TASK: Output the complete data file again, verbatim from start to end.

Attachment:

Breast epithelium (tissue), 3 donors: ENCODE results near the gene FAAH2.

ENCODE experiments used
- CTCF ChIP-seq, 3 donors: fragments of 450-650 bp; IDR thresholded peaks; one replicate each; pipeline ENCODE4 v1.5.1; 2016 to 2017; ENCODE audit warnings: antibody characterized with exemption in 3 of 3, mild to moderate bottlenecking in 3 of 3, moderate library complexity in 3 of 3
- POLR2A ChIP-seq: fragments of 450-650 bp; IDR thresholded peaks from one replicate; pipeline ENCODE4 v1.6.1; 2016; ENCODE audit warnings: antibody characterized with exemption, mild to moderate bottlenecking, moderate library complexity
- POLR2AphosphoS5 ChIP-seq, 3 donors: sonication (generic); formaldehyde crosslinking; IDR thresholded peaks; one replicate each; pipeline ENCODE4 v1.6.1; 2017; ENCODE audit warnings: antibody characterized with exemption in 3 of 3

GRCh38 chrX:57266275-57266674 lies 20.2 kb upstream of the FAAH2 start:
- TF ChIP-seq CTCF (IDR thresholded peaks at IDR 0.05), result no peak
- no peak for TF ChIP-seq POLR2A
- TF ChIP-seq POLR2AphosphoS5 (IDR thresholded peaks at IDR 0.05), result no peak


Breast epithelium (tissue), 3 donors: ENCODE results near the gene FAAH2.

ENCODE experiments used
- CTCF ChIP-seq, 3 donors: fragments of 450-650 bp; IDR thresholded peaks; one replicate each; pipeline ENCODE4 v1.5.1; 2016 to 2017; ENCODE audit warnings: antibody characterized with exemption in 3 of 3, mild to moderate bottlenecking in 3 of 3, moderate library complexity in 3 of 3
- POLR2A ChIP-seq: fragments of 450-650 bp; IDR thresholded peaks from one replicate; pipeline ENCODE4 v1.6.1; 2016; ENCODE audit warnings: antibody characterized with exemption, mild to moderate bottlenecking, moderate library complexity
- POLR2AphosphoS5 ChIP-seq, 3 donors: sonication (generic); formaldehyde crosslinking; IDR thresholded peaks; one replicate each; pipeline ENCODE4 v1.6.1; 2017; ENCODE audit warnings: antibody characterized with exemption in 3 of 3

GRCh38 chrX:57266275-57266674 lies 20.2 kb upstream of the FAAH2 start:
- TF ChIP-seq CTCF (IDR thresholded peaks at IDR 0.05), result no peak
- no peak for TF ChIP-seq POLR2A
- TF ChIP-seq POLR2AphosphoS5 (IDR thresholded peaks at IDR 0.05), result no peak